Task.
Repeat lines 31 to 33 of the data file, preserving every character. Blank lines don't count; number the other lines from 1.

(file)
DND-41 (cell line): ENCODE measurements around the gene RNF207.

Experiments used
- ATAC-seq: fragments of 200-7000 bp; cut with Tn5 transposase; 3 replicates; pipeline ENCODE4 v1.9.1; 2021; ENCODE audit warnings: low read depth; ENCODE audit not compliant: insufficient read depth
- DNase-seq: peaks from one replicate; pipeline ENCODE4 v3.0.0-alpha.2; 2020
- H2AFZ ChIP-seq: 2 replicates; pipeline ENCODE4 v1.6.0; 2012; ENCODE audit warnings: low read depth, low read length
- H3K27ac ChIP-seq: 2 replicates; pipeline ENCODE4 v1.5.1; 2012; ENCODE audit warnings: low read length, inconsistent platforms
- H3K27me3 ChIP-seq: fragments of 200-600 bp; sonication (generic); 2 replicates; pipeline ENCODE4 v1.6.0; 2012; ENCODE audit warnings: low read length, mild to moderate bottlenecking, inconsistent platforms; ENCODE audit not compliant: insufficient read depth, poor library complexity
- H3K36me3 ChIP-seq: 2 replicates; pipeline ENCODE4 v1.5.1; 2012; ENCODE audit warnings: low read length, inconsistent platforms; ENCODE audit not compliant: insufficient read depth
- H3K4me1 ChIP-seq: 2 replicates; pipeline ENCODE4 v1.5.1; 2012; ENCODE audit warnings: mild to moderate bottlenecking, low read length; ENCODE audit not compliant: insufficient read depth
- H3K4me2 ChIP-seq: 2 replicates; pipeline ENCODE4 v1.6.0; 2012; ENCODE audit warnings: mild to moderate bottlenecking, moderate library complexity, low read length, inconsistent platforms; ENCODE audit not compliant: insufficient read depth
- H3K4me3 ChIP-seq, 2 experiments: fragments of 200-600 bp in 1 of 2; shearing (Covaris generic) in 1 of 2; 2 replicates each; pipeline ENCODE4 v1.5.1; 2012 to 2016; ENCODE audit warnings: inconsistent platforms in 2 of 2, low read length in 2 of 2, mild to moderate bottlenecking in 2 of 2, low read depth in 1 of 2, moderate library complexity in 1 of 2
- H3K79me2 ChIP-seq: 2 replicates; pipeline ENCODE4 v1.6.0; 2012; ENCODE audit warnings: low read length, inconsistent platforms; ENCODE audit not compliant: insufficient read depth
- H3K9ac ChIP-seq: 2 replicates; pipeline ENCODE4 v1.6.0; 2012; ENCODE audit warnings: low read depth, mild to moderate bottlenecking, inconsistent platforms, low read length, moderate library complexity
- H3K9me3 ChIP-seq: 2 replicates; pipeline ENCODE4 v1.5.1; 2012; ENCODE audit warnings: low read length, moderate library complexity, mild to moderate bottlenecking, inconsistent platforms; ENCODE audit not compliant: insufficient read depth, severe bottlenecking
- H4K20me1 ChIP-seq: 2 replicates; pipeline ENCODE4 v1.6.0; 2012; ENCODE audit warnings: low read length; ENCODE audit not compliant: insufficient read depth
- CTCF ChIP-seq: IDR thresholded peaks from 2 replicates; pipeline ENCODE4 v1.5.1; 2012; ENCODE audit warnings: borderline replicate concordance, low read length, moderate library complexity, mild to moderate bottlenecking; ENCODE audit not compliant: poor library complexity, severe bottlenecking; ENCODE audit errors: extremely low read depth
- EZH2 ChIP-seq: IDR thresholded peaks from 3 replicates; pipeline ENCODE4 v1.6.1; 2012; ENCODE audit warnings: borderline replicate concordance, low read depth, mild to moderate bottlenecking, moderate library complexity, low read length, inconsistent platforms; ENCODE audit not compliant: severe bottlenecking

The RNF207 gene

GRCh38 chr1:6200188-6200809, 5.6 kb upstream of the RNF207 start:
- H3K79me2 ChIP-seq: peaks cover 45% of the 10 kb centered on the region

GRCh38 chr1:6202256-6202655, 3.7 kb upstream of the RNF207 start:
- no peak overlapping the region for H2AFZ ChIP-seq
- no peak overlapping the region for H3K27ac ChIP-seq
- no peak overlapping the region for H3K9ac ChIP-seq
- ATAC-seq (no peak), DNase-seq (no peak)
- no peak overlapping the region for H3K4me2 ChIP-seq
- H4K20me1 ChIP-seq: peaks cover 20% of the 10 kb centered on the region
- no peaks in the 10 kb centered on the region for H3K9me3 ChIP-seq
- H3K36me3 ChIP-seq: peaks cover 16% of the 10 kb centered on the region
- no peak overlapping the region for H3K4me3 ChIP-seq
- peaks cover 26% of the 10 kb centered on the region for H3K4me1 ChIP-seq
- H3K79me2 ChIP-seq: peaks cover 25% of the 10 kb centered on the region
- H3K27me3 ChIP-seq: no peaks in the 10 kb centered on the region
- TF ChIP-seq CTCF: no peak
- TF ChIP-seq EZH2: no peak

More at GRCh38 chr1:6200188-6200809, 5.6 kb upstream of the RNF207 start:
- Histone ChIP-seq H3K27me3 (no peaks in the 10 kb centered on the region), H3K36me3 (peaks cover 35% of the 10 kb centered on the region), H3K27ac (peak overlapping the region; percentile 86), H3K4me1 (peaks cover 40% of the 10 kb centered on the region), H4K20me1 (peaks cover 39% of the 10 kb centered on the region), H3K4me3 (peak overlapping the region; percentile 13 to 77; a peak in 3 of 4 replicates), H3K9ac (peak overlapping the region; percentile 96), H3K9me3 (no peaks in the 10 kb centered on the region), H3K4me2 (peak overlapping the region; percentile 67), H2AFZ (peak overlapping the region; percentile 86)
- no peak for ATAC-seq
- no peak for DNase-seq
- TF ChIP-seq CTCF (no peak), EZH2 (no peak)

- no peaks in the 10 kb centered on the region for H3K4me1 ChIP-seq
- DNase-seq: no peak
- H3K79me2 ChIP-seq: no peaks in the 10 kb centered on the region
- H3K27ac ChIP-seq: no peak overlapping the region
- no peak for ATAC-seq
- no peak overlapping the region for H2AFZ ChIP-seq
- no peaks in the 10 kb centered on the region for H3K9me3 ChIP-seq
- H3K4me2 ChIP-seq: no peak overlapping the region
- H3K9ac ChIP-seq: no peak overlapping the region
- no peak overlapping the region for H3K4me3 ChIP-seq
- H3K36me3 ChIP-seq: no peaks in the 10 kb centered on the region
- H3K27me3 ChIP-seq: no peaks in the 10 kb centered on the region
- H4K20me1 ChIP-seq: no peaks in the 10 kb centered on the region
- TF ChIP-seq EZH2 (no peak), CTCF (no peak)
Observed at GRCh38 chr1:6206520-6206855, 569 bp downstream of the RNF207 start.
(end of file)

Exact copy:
- peaks cover 26% of the 10 kb centered on the region for H3K4me1 ChIP-seq
- H3K79me2 ChIP-seq: peaks cover 25% of the 10 kb centered on the region
- H3K27me3 ChIP-seq: no peaks in the 10 kb centered on the region